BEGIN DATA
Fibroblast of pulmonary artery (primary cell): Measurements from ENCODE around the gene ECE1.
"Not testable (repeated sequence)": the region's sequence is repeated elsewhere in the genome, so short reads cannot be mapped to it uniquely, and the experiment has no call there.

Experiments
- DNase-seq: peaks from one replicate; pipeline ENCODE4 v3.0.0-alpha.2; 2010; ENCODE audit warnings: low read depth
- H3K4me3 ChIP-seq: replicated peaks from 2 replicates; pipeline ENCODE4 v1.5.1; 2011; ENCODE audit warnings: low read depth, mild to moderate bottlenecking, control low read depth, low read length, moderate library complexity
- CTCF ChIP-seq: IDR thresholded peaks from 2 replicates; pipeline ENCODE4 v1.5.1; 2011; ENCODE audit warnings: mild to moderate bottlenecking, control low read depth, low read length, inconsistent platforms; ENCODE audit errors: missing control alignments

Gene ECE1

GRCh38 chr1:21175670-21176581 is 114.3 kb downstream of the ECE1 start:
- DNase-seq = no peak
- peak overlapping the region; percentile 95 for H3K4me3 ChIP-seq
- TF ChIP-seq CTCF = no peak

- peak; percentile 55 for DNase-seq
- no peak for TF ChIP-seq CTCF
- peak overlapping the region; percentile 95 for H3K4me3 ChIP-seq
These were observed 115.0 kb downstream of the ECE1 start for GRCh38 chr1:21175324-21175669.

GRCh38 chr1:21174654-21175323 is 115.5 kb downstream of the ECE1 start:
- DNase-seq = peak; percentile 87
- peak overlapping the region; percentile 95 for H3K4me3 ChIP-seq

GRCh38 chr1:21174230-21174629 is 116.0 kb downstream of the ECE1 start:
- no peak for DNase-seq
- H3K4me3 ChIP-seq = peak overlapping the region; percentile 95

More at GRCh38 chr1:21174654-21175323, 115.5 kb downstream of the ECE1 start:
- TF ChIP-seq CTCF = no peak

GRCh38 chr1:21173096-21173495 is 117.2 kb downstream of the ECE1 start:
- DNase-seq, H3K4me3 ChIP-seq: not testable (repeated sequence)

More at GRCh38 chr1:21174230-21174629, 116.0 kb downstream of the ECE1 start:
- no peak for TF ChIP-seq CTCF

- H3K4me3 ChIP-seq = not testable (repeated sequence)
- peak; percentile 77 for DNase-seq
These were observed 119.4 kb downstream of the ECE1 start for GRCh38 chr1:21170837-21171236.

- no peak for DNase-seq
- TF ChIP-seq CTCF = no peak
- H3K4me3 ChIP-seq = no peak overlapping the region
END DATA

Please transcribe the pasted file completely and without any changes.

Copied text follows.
Fibroblast of pulmonary artery (primary cell): Measurements from ENCODE around the gene ECE1.
"Not testable (repeated sequence)": the region's sequence is repeated elsewhere in the genome, so short reads cannot be mapped to it uniquely, and the experiment has no call there.

Experiments
- DNase-seq: peaks from one replicate; pipeline ENCODE4 v3.0.0-alpha.2; 2010; ENCODE audit warnings: low read depth
- H3K4me3 ChIP-seq: replicated peaks from 2 replicates; pipeline ENCODE4 v1.5.1; 2011; ENCODE audit warnings: low read depth, mild to moderate bottlenecking, control low read depth, low read length, moderate library complexity
- CTCF ChIP-seq: IDR thresholded peaks from 2 replicates; pipeline ENCODE4 v1.5.1; 2011; ENCODE audit warnings: mild to moderate bottlenecking, control low read depth, low read length, inconsistent platforms; ENCODE audit errors: missing control alignments

Gene ECE1

GRCh38 chr1:21175670-21176581 is 114.3 kb downstream of the ECE1 start:
- DNase-seq = no peak
- peak overlapping the region; percentile 95 for H3K4me3 ChIP-seq
- TF ChIP-seq CTCF = no peak

- peak; percentile 55 for DNase-seq
- no peak for TF ChIP-seq CTCF
- peak overlapping the region; percentile 95 for H3K4me3 ChIP-seq
These were observed 115.0 kb downstream of the ECE1 start for GRCh38 chr1:21175324-21175669.

GRCh38 chr1:21174654-21175323 is 115.5 kb downstream of the ECE1 start:
- DNase-seq = peak; percentile 87
- peak overlapping the region; percentile 95 for H3K4me3 ChIP-seq

GRCh38 chr1:21174230-21174629 is 116.0 kb downstream of the ECE1 start:
- no peak for DNase-seq
- H3K4me3 ChIP-seq = peak overlapping the region; percentile 95

More at GRCh38 chr1:21174654-21175323, 115.5 kb downstream of the ECE1 start:
- TF ChIP-seq CTCF = no peak

GRCh38 chr1:21173096-21173495 is 117.2 kb downstream of the ECE1 start:
- DNase-seq, H3K4me3 ChIP-seq: not testable (repeated sequence)

More at GRCh38 chr1:21174230-21174629, 116.0 kb downstream of the ECE1 start:
- no peak for TF ChIP-seq CTCF

- H3K4me3 ChIP-seq = not testable (repeated sequence)
- peak; percentile 77 for DNase-seq
These were observed 119.4 kb downstream of the ECE1 start for GRCh38 chr1:21170837-21171236.

- no peak for DNase-seq
- TF ChIP-seq CTCF = no peak
- H3K4me3 ChIP-seq = no peak overlapping the region